Background: Fractalkine (CX3CL1) and its receptor (CX3CR1) are involved in antitumor immunity. Two common single nucleotide polymorphisms of the CX3CR1 gene, V249I and T280M, have been associated with reduced fractalkine signaling characterized by decreased adhesive function, signaling, and chemotaxis of leukocytes. We hypothesized that a renal transplant recipient (RTR) carrying the homozygous I249M280 genotype could experience more cancer due to lower CX3CL1-dependent antitumorigenic effects.
Methods: We studied the association between these polymorphisms and cancer incidence in two independent cohorts of RTR, including a total of 622 patients.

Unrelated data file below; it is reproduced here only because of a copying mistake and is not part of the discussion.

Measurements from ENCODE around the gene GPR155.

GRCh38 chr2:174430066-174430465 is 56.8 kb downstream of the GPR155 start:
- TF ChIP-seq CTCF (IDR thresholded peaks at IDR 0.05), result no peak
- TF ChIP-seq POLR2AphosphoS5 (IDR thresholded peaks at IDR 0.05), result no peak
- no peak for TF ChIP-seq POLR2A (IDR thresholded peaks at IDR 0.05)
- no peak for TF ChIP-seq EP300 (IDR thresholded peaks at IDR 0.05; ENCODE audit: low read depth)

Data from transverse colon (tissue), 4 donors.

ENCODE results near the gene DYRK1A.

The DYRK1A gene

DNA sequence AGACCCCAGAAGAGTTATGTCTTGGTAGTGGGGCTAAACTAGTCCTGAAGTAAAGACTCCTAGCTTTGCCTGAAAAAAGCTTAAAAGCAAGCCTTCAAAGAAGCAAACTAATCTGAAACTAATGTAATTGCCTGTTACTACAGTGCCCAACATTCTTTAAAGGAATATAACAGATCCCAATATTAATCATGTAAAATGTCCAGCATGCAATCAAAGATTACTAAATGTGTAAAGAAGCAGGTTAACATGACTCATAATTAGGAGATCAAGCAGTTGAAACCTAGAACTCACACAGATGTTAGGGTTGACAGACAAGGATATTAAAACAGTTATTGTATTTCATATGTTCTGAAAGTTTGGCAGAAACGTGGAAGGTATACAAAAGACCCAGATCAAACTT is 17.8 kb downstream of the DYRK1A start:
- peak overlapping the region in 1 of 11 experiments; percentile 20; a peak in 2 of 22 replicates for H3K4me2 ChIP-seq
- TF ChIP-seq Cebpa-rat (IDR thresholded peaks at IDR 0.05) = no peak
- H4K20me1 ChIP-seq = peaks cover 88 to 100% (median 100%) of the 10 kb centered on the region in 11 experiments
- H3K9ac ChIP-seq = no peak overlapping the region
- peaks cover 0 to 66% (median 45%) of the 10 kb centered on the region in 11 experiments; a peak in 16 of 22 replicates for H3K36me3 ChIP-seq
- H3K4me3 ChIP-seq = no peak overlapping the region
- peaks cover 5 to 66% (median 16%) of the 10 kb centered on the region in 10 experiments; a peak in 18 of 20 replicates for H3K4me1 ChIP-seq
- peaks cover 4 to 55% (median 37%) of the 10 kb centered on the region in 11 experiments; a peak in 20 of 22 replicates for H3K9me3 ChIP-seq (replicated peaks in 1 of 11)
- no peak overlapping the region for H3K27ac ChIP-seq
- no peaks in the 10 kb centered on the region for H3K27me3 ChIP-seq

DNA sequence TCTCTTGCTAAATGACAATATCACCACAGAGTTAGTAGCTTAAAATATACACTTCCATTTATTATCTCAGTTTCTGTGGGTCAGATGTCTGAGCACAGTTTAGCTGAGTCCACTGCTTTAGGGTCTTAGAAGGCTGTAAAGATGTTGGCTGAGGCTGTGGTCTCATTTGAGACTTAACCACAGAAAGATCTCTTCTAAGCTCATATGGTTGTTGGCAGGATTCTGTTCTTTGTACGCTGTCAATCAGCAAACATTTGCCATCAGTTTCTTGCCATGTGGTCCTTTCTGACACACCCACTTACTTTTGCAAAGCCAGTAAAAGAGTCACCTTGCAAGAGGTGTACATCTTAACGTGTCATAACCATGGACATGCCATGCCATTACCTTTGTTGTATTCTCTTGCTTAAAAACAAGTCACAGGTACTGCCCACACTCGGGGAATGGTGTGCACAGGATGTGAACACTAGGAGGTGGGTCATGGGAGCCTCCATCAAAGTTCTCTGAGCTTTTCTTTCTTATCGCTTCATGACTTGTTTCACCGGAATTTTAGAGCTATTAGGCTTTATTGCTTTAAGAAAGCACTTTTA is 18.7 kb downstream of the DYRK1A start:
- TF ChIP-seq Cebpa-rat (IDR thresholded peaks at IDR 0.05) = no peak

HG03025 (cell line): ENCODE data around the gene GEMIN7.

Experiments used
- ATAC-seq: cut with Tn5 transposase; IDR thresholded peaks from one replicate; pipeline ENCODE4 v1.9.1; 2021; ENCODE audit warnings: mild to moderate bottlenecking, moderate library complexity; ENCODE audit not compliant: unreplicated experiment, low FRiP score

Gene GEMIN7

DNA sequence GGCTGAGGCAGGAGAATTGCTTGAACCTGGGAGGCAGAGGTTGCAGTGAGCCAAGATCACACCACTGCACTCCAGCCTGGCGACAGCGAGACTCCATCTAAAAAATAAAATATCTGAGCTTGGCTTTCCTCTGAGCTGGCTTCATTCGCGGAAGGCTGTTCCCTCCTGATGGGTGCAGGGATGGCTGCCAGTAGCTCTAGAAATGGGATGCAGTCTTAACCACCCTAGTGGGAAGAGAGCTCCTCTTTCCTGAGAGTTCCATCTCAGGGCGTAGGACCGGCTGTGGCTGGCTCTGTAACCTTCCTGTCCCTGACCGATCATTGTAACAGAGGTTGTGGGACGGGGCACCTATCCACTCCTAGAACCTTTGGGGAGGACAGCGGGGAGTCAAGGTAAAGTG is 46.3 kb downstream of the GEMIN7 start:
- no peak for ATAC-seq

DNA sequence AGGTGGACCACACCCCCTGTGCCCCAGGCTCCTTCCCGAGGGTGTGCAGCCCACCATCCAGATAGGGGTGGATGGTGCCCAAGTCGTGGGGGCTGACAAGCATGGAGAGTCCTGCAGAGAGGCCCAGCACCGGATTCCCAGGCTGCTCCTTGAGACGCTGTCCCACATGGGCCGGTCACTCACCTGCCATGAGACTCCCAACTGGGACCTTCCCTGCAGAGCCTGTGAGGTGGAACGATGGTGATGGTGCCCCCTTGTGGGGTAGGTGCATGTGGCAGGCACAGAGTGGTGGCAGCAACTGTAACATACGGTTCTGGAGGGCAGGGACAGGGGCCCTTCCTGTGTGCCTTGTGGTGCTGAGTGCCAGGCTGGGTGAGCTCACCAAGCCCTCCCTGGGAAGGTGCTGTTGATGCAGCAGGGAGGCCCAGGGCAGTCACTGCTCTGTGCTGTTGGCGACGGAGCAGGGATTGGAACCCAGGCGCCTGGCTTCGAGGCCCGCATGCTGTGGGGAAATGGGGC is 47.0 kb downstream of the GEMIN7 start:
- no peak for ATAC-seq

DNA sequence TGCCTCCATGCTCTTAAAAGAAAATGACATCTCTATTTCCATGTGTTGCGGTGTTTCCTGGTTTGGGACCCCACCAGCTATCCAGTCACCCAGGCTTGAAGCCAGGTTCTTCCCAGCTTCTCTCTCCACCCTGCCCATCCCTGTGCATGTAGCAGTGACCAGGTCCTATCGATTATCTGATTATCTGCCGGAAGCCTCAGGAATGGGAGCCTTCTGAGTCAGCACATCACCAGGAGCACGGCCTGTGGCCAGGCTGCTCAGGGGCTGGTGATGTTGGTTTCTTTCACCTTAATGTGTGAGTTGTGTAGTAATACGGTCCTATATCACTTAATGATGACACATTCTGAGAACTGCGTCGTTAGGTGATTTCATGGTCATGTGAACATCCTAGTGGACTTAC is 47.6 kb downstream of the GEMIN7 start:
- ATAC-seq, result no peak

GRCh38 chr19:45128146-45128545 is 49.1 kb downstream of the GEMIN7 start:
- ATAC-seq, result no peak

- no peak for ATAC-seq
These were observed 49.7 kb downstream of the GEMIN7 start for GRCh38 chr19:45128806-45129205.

Results: The median follow-up was 8.7 and 7.9 years for the first and second cohorts, respectively. Analysis of 622 patients identified 20 (3.2%) I249M280 homozygous patients, 321 (51.6%) V249T280 homozygous patients, and 281 (45.2%) heterozygous patients. I249M280 homozygotes have an independent increased risk of cancer (hazard ratio [95% confidence interval], 3.3 [1.04-10.52], P=0.043 for cohort 1 and 9.2 [1.67-50.91], P=0.011 for cohort 2) compared with other patients. Age and male gender were also risk factors for cancer occurrence.
Conclusions: CX3CR1 gene polymorphism is associated with a higher rate of cancer in RTRs. Such findings may be used to influence immunosuppressive strategies and optimize patient management.